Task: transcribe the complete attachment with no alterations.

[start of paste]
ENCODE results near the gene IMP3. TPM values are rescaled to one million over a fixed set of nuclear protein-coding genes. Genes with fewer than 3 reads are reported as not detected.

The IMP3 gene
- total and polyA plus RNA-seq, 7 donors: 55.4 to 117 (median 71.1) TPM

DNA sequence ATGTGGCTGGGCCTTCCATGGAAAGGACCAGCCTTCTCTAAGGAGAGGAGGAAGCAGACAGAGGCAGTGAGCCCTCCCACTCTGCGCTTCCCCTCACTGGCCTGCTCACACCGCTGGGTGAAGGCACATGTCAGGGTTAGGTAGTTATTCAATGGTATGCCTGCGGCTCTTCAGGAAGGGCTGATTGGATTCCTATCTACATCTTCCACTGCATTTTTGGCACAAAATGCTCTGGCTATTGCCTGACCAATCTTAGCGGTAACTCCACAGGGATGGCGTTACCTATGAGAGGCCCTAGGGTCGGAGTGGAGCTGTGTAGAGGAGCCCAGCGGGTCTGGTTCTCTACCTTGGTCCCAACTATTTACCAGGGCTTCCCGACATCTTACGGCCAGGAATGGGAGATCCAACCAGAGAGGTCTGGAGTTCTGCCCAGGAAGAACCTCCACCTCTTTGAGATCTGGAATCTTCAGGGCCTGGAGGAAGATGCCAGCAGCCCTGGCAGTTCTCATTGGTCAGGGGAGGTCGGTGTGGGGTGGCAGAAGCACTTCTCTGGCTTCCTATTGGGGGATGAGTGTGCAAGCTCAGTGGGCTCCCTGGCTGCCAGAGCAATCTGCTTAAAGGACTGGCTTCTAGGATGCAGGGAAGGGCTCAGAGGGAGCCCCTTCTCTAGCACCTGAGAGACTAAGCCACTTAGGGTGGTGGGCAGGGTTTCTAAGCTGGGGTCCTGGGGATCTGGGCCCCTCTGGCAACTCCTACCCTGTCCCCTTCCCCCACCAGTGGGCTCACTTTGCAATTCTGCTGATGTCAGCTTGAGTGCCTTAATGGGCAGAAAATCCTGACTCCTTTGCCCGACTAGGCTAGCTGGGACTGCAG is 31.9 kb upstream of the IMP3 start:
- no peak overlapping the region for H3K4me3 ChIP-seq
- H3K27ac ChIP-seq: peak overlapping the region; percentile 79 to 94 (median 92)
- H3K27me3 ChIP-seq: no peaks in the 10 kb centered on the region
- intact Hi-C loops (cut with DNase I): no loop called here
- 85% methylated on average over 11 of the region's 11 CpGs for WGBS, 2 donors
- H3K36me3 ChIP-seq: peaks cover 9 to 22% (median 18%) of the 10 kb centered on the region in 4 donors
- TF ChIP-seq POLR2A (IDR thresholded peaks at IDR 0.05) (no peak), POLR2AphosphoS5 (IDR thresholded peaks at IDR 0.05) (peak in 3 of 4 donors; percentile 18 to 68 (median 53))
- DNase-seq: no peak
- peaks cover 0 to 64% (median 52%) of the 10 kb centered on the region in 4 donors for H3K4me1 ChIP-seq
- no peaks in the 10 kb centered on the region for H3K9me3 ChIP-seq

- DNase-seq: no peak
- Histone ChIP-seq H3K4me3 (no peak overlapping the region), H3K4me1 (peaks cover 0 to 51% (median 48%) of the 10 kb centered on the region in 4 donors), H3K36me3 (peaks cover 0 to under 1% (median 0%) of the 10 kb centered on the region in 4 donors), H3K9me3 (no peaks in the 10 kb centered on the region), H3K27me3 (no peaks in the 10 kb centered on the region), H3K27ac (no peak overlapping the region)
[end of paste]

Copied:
ENCODE results near the gene IMP3. TPM values are rescaled to one million over a fixed set of nuclear protein-coding genes. Genes with fewer than 3 reads are reported as not detected.

The IMP3 gene
- total and polyA plus RNA-seq, 7 donors: 55.4 to 117 (median 71.1) TPM

DNA sequence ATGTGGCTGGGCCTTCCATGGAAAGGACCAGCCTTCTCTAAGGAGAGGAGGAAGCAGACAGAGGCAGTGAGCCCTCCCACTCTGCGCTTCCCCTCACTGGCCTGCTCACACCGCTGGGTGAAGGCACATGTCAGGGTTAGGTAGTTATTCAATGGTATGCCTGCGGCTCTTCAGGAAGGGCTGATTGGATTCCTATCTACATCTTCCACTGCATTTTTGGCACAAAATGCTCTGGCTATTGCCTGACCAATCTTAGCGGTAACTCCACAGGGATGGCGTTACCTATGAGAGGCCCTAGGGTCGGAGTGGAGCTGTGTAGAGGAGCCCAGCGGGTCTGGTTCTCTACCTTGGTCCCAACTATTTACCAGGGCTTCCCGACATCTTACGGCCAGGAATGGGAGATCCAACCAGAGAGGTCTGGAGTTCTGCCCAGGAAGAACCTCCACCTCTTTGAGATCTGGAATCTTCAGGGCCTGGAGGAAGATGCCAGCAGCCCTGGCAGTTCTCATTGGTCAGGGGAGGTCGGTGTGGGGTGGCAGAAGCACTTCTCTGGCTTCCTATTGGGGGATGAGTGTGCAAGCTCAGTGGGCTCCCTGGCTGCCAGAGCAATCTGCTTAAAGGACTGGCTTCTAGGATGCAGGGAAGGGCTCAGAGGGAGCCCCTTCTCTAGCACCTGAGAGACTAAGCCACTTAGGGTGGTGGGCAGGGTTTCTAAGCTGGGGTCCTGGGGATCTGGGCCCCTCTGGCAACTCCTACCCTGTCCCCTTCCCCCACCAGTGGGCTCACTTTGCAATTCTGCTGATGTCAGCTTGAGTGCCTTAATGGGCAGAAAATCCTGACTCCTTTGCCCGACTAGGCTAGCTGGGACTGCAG is 31.9 kb upstream of the IMP3 start:
- no peak overlapping the region for H3K4me3 ChIP-seq
- H3K27ac ChIP-seq: peak overlapping the region; percentile 79 to 94 (median 92)
- H3K27me3 ChIP-seq: no peaks in the 10 kb centered on the region
- intact Hi-C loops (cut with DNase I): no loop called here
- 85% methylated on average over 11 of the region's 11 CpGs for WGBS, 2 donors
- H3K36me3 ChIP-seq: peaks cover 9 to 22% (median 18%) of the 10 kb centered on the region in 4 donors
- TF ChIP-seq POLR2A (IDR thresholded peaks at IDR 0.05) (no peak), POLR2AphosphoS5 (IDR thresholded peaks at IDR 0.05) (peak in 3 of 4 donors; percentile 18 to 68 (median 53))
- DNase-seq: no peak
- peaks cover 0 to 64% (median 52%) of the 10 kb centered on the region in 4 donors for H3K4me1 ChIP-seq
- no peaks in the 10 kb centered on the region for H3K9me3 ChIP-seq

- DNase-seq: no peak
- Histone ChIP-seq H3K4me3 (no peak overlapping the region), H3K4me1 (peaks cover 0 to 51% (median 48%) of the 10 kb centered on the region in 4 donors), H3K36me3 (peaks cover 0 to under 1% (median 0%) of the 10 kb centered on the region in 4 donors), H3K9me3 (no peaks in the 10 kb centered on the region), H3K27me3 (no peaks in the 10 kb centered on the region), H3K27ac (no peak overlapping the region)